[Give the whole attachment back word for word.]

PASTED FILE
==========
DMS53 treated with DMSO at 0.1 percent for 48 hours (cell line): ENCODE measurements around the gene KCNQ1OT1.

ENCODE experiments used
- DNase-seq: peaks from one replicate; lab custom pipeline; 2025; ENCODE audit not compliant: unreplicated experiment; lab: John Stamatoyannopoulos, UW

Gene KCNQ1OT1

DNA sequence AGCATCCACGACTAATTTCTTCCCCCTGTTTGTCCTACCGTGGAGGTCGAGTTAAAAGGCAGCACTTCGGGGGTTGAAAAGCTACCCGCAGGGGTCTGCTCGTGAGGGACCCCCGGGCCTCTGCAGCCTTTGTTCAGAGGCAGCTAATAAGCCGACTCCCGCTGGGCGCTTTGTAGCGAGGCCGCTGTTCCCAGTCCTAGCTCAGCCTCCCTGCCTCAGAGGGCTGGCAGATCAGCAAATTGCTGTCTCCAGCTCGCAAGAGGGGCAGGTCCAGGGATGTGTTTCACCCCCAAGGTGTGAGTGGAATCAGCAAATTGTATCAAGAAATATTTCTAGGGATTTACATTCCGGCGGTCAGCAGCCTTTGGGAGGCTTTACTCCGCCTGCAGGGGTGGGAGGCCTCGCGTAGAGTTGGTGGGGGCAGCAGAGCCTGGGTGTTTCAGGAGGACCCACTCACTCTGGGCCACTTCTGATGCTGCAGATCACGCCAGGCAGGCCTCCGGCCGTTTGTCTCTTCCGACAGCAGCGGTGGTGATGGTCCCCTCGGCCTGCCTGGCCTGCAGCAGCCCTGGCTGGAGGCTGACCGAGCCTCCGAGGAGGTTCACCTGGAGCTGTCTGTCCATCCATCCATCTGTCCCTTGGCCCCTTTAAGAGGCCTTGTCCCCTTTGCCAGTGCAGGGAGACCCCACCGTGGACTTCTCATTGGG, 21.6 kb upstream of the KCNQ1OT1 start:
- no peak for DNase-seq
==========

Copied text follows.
DMS53 treated with DMSO at 0.1 percent for 48 hours (cell line): ENCODE measurements around the gene KCNQ1OT1.

ENCODE experiments used
- DNase-seq: peaks from one replicate; lab custom pipeline; 2025; ENCODE audit not compliant: unreplicated experiment; lab: John Stamatoyannopoulos, UW

Gene KCNQ1OT1

DNA sequence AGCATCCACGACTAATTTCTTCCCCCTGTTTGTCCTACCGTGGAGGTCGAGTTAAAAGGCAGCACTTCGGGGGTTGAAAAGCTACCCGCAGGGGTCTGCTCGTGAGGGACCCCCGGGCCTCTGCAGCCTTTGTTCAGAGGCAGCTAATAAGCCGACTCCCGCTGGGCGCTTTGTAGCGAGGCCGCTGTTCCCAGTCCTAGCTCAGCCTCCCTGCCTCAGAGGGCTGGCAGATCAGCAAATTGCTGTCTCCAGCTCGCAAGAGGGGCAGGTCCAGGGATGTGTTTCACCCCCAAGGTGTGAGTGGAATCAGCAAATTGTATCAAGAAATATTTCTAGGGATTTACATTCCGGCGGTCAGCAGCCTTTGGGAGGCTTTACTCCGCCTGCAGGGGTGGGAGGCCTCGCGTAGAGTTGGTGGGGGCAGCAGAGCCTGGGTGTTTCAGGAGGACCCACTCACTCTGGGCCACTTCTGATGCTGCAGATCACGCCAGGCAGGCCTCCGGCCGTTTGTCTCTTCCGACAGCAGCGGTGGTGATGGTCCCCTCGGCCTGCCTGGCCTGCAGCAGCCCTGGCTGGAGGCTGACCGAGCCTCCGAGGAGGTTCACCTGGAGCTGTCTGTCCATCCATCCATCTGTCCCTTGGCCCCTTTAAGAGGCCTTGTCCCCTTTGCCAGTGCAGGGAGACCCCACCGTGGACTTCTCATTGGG, 21.6 kb upstream of the KCNQ1OT1 start:
- no peak for DNase-seq